Parents are expected to pay out billions of pounds to help their children onto to the property ladder in 2019, with the average contribution rising to £24,000.
This is based on new forecasts by Legal & General and the Centre for Economics and Business Research (CEBR). Indeed, the figures mean lending from ‘the bank of mum and dad’ is now equivalent to the UK’s 11th biggest mortgage lender.
But handing over cash isn’t the only way to help your child buy a property.
Which? reveals the scale of support from families to first-time buyers and homeowners and explains how families can contribute to their child’s property purchase.
How much are parents contributing?
Parents are forecast to lend £6.3bn this year, up from £5.7bn in 2018, according to the CEBR estimates. Indeed, parents are expected to support one in five property transactions.
The amount parents are lending has also increased compared with last year. In 2019, the average contribution to loved ones is predicted to be £24,000 – a rise of £6,000 from 2018.
Yet even as parents give more, the number of property sales supported by family members is expected to drop by 20% – from 316,000 in 2018 to 259,400 this year. This could be the result of a national trend of less property sales amid uncertainty over the impact of Brexit on the economy and house prices.
The CEBR’s forecast of property transactions for 2018 and 2019 is based on surveys of lenders and borrowers by YouGov and, and an estimated total contribution from parents.
- Find out more: how parents can help first-time buyers
Who are parents helping buy homes?
It’s not just aspiring homeowners getting help. While first-time buyers benefited from 55% of family contributions, the other 45% went to people moving or upgrading their home.
Perhaps unsurprisingly, millennials (those aged 35 and under) continue to rely on mum and dad the most, with six in ten expected to have financial support to buy a home.
But the findings show more than a fifth of people aged 45-54 could also receive financial assistance from loved ones towards their latest property purchase.
- Find out more: how much can you borrow?
Hotspots for bank of mum and dad
As house prices climb around the UK, parents are also being more generous.
In the North West, the average family contribution is expected to nearly double from £12,900 to more than £24,000 over the past year, while the South West saw a rise of more than £10,000 since 2018.
The biggest average family contribution is predicted to be £31,000 in London, where properties are generally more expensive than other UK regions.
Yet this is nearly the same average contribution as Wales (£30,600), where house prices are significantly lower than in the capital.
The map below shows the average expected contribution from families in UK regions. Figures for Northern Ireland were not available.
How can parents help first-time buyers
Buying a home is a dream for many, but it’s often difficult to achieve without some type of help.
Aside from giving a cash sum, there are various other ways parents can help first-time buyers.
The most common way parents contribute to their children’s property purchase is making a cash gift towards the deposit.
If you plan to do this, you’ll typically need to write a letter confirming the gifted deposit to the mortgage lender, and a declaration stating you have no interest in the property.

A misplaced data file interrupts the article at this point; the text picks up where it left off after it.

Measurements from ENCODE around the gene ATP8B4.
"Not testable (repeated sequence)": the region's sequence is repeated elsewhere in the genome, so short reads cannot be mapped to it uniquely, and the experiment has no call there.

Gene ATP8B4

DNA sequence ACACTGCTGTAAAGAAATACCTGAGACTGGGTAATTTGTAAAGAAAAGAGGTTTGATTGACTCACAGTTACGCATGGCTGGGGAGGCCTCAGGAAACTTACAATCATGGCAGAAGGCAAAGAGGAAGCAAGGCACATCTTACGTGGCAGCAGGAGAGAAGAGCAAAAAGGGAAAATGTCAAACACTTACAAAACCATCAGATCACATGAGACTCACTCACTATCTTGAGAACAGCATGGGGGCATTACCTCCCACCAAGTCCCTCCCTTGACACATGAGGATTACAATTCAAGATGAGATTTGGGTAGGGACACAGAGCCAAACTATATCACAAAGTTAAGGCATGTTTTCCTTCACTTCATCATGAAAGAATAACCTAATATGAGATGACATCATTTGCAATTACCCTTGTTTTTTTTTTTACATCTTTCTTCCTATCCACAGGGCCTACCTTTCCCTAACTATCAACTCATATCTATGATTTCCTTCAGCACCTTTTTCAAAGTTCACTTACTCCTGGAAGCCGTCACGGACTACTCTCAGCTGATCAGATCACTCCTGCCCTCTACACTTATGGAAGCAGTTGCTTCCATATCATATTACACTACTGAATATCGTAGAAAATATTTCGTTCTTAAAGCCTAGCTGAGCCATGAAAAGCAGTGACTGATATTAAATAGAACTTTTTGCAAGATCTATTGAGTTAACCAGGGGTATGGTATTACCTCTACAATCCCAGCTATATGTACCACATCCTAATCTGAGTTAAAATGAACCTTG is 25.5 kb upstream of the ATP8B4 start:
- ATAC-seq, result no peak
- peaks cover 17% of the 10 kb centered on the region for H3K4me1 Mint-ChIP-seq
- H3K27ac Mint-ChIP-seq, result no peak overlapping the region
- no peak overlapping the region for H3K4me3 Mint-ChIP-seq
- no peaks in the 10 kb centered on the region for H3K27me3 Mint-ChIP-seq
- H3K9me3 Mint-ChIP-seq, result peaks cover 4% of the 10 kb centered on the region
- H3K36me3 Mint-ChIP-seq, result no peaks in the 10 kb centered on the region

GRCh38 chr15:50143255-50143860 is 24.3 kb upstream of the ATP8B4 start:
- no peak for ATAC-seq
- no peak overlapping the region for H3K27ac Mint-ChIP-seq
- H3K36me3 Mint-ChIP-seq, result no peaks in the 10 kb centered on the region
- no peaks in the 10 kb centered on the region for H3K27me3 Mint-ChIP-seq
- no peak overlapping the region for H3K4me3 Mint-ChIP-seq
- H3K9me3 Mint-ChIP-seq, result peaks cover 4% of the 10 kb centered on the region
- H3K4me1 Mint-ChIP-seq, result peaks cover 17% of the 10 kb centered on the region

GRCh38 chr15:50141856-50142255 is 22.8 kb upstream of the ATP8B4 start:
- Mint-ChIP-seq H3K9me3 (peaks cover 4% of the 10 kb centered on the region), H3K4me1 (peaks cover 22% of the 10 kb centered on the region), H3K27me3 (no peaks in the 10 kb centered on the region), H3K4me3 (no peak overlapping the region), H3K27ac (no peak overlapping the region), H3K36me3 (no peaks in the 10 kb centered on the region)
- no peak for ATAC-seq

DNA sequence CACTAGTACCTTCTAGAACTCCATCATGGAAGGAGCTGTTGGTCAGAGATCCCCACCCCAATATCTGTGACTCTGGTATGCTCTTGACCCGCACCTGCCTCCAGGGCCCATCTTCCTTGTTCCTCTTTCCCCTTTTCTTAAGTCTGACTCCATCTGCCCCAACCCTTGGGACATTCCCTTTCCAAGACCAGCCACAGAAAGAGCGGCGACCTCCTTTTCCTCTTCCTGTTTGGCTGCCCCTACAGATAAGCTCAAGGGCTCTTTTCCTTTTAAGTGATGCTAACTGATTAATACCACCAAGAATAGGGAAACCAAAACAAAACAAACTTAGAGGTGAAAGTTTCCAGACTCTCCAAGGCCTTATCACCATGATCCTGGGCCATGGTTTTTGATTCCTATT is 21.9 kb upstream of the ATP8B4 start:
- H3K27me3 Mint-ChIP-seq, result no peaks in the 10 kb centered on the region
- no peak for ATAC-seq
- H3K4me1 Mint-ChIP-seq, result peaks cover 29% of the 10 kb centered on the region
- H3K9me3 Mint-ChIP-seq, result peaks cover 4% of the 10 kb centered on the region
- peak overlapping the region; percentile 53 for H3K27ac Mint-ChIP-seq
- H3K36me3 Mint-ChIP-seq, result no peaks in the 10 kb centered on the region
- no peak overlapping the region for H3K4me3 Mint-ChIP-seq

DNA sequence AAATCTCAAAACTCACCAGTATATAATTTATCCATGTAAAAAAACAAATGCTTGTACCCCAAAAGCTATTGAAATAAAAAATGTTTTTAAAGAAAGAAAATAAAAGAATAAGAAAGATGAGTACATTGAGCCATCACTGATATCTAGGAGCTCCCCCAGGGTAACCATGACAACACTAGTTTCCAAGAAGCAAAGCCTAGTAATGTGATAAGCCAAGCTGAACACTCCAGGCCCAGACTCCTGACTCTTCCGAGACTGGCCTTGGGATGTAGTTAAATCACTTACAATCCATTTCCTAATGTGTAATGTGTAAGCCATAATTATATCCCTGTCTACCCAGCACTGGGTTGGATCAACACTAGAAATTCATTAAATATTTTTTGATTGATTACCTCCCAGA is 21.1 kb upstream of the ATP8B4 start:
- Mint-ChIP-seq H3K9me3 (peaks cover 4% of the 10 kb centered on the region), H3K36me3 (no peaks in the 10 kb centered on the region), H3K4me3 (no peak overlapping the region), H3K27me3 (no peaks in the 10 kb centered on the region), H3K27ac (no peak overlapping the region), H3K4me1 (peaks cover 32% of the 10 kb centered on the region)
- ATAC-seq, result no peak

Your child’s conveyancer may also want bank statements as proof of the cash gift or loan.
Keep in mind that if you expect your child to you back, the mortgage lender may treat this as a loan and factor it into how much they agree to lend.
- You can find out more in the guide on gifted deposits by Which? Mortgage Advisers.
A guarantor mortgage involves a parent or close family member offering their home as security against their child’s loan.
This means your child may be able to borrow up to 100% of a property’s value. By acting as a guarantor, you’re agreeing to cover the mortgage payments if the homeowner misses a payment.
There are substantial risks for both child and parents if payments are missed or, in the worst case scenario, the home is repossessed and sold.
- Find out more: guarantor mortgages
Family offset mortgages
Under an offset mortgage, you put your savings into an account linked to the child’s mortgage.
These savings are deducted from the loan the homeowner pays interest on.
We explain how it works in our guide to offset mortgages.
Another option is to buy the home together. You’ll usually both be named on the mortgage agreement and on the deeds, providing you with some power over any future transactions.
Under this arrangement, you would both be liable for keeping up the mortgage repayments. If you already own a property, you’ll probably have to pay the second home stamp duty surcharge.
Joint borrower sole proprietor mortgages
While similar to a joint mortgage, the key difference is that only your child is named on the property deeds.
This means they alone own the property, but both you and your child are responsible for the mortgage repayments.
Buying a property without help
Getting on the housing ladder without family assistance is far from easy in the current climate, but not impossible.
Some lenders will offer 95% mortgages, which only require you to save up a 5% deposit. While rates tend to be higher than if you had a larger deposit, they are becoming more competitive.
Alternatively, you might want to apply for the Help to Buy equity loan scheme. This is a loan from the government of up to 25% of the property price (or 40% in London) towards a new-build home.
You would need a mortgage to cover the rest of the property value and at least a 5% deposit.
Alternatively, you could start small with a shared ownership property, where you buy a portion of the home and then scale up your share in future years.